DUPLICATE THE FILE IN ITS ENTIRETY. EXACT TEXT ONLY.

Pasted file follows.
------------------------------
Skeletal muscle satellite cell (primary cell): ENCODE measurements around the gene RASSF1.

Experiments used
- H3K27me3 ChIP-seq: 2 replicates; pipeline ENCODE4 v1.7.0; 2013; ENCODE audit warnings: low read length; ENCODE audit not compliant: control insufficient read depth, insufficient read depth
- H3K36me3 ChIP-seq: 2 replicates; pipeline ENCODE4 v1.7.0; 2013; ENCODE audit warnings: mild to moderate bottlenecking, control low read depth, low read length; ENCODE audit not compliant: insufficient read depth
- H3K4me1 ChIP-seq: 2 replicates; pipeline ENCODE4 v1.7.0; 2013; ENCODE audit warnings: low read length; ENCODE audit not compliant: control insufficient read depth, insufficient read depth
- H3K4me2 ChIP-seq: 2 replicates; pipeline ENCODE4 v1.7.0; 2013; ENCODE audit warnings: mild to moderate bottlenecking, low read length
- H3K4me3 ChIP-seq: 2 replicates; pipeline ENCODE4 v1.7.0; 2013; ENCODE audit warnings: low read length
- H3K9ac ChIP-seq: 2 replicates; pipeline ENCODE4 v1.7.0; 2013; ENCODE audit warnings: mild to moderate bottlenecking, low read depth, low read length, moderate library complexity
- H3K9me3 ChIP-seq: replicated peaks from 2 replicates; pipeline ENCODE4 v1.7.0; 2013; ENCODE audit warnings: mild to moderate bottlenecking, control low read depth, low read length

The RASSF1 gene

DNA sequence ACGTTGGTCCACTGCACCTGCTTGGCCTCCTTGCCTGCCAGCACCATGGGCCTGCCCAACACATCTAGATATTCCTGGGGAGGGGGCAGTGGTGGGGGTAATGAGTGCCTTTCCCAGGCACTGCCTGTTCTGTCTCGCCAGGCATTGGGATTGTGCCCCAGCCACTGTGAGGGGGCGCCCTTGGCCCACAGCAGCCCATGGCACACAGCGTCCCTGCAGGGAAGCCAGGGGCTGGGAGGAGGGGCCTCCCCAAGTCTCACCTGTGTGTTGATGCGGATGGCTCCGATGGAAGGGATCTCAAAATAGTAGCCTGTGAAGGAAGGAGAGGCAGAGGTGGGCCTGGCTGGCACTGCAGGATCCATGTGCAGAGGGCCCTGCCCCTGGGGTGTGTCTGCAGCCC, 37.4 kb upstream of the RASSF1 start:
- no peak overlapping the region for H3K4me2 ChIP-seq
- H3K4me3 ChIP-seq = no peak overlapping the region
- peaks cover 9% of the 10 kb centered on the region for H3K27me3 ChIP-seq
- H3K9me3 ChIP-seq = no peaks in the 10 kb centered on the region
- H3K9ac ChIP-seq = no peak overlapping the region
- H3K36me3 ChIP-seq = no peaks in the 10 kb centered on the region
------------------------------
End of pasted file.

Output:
Skeletal muscle satellite cell (primary cell): ENCODE measurements around the gene RASSF1.

Experiments used
- H3K27me3 ChIP-seq: 2 replicates; pipeline ENCODE4 v1.7.0; 2013; ENCODE audit warnings: low read length; ENCODE audit not compliant: control insufficient read depth, insufficient read depth
- H3K36me3 ChIP-seq: 2 replicates; pipeline ENCODE4 v1.7.0; 2013; ENCODE audit warnings: mild to moderate bottlenecking, control low read depth, low read length; ENCODE audit not compliant: insufficient read depth
- H3K4me1 ChIP-seq: 2 replicates; pipeline ENCODE4 v1.7.0; 2013; ENCODE audit warnings: low read length; ENCODE audit not compliant: control insufficient read depth, insufficient read depth
- H3K4me2 ChIP-seq: 2 replicates; pipeline ENCODE4 v1.7.0; 2013; ENCODE audit warnings: mild to moderate bottlenecking, low read length
- H3K4me3 ChIP-seq: 2 replicates; pipeline ENCODE4 v1.7.0; 2013; ENCODE audit warnings: low read length
- H3K9ac ChIP-seq: 2 replicates; pipeline ENCODE4 v1.7.0; 2013; ENCODE audit warnings: mild to moderate bottlenecking, low read depth, low read length, moderate library complexity
- H3K9me3 ChIP-seq: replicated peaks from 2 replicates; pipeline ENCODE4 v1.7.0; 2013; ENCODE audit warnings: mild to moderate bottlenecking, control low read depth, low read length

The RASSF1 gene

DNA sequence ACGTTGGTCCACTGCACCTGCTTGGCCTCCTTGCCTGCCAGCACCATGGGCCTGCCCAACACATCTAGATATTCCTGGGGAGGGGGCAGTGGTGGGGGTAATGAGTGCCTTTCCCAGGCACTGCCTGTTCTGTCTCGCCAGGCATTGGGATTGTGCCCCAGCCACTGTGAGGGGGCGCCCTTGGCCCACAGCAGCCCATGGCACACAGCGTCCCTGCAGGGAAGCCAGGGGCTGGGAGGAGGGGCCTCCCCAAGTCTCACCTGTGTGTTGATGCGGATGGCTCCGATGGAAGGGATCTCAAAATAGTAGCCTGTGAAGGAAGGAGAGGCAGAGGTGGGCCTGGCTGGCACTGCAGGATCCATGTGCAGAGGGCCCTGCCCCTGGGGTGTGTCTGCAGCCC, 37.4 kb upstream of the RASSF1 start:
- no peak overlapping the region for H3K4me2 ChIP-seq
- H3K4me3 ChIP-seq = no peak overlapping the region
- peaks cover 9% of the 10 kb centered on the region for H3K27me3 ChIP-seq
- H3K9me3 ChIP-seq = no peaks in the 10 kb centered on the region
- H3K9ac ChIP-seq = no peak overlapping the region
- H3K36me3 ChIP-seq = no peaks in the 10 kb centered on the region